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Old 11-03-2008, 09:27 PM   #1
Desultory Dwimmerlaik
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Narya Tears of Mirrormere RPG

From the quill of loremaster Drok . . .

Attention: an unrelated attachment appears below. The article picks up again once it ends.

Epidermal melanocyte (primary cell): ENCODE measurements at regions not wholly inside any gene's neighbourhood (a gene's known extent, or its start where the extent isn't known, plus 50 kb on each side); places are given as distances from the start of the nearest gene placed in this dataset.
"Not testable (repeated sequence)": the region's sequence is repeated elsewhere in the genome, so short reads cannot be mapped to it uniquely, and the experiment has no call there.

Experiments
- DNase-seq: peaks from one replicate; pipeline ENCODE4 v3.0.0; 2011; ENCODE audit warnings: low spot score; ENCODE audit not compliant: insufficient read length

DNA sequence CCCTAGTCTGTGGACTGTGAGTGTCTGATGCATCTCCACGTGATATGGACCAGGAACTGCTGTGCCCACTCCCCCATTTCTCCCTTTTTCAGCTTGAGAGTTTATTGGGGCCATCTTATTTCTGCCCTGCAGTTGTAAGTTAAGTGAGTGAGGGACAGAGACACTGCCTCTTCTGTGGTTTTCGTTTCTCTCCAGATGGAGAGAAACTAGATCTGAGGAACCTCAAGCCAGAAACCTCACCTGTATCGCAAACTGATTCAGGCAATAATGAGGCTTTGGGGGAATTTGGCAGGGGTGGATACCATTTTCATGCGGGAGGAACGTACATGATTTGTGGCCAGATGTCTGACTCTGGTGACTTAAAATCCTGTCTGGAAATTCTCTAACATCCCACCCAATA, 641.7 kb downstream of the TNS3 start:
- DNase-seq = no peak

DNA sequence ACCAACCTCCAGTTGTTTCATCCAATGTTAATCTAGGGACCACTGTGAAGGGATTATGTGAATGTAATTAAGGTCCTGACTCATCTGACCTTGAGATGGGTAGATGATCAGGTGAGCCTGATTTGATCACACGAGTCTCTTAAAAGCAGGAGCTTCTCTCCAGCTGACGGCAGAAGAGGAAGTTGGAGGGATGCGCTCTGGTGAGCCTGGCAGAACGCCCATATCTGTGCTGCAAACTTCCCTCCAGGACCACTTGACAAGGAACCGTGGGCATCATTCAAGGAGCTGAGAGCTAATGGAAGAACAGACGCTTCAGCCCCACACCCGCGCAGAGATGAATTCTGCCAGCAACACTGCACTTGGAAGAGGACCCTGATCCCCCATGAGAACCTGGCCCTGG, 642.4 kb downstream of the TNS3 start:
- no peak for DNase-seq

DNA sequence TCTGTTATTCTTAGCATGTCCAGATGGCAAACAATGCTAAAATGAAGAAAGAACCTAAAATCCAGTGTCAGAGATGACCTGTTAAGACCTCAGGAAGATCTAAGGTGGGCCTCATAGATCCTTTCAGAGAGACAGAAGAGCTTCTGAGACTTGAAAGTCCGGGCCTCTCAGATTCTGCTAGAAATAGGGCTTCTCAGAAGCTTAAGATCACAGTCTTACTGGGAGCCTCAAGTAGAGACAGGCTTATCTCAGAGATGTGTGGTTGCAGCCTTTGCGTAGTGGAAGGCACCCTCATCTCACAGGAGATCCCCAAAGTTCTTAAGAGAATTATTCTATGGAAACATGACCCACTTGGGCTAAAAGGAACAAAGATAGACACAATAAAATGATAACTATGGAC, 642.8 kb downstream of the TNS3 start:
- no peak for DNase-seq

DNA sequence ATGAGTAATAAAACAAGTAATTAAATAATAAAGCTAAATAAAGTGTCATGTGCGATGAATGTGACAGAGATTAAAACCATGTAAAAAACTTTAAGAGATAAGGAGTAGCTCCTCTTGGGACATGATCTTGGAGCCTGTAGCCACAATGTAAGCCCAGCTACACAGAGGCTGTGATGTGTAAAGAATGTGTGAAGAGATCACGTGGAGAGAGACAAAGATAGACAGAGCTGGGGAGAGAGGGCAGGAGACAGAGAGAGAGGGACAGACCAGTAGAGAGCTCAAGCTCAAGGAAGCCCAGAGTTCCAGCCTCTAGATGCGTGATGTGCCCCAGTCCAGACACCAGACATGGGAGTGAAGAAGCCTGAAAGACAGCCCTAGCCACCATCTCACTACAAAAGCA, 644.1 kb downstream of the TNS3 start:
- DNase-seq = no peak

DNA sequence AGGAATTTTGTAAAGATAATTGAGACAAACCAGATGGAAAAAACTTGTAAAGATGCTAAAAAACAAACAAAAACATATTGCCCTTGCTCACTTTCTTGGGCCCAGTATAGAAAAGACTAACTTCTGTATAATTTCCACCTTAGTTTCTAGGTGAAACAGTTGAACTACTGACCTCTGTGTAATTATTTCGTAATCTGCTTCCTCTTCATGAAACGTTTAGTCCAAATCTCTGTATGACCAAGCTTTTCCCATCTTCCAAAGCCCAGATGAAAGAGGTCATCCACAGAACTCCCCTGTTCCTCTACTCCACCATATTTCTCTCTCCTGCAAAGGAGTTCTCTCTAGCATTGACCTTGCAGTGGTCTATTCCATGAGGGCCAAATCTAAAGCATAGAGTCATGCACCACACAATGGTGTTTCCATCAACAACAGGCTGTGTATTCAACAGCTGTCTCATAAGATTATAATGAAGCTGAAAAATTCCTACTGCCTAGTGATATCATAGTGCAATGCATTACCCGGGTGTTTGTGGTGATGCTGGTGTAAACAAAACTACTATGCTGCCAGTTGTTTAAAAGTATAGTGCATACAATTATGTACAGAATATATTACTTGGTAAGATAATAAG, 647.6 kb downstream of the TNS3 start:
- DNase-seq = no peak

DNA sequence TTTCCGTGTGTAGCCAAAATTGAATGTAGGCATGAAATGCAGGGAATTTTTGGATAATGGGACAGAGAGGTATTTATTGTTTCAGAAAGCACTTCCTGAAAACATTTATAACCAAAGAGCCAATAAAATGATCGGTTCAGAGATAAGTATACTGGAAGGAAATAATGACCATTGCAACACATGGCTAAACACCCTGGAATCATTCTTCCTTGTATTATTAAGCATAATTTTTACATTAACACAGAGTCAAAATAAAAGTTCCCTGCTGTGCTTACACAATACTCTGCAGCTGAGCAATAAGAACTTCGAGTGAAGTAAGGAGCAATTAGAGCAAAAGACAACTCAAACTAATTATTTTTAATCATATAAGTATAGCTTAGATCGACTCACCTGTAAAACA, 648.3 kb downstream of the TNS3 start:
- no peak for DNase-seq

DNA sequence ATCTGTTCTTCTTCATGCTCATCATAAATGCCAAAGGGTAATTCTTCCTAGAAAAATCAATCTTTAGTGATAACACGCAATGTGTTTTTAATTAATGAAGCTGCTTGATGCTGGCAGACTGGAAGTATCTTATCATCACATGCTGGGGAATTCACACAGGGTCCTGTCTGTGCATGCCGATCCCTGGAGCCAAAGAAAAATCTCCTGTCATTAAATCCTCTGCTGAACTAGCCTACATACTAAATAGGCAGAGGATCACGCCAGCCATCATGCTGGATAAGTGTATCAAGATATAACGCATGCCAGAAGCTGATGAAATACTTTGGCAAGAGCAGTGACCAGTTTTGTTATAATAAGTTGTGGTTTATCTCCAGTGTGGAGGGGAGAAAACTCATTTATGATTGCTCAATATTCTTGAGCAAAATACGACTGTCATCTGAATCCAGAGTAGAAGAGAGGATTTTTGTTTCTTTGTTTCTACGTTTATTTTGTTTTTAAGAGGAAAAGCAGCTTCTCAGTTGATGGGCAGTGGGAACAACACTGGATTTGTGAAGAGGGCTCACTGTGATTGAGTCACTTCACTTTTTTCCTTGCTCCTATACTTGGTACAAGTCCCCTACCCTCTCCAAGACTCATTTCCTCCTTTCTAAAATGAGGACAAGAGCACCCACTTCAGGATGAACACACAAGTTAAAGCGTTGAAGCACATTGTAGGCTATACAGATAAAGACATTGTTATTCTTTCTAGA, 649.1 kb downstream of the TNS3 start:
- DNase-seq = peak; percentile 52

Here in lies the tale of the realm of Khazad-dűm, and the dwarves, who with Balin, son of Fundin, set out on a quest to drive the Orcs out of their ancient colony in hopes of restoring the colony to its former glory. Before it became a place of dread and the Eldar renamed it Moria: The Black Chasm. The tale that you are about to read is about the final days of Balin's glorious re-conquering of Khazad-dűm and of the brave Dwarves who travelled with him. Among these most notable of dwarves were Oin, brother of Gloin, and Ori, the scribe of the company and Balin’s good friend. Many years before Oin and Ori had travelled with Balin on Thorin Oakenshield’s quest for Erebor. The bold quest has also been answered by the call of many warriors: Loni and Nali, brothers, who were also joined by Frar and Floi, fabled for their skill with the axe and bow. The mightiest of those to answer the call was Tror, lieutenant to Balin on the quest. Many other followers came with Balin, but there number is too numerable to be listed here with due respect, and the heart could not bear the pain to recant what has become of them, but let us not be getting ahead of ourselves.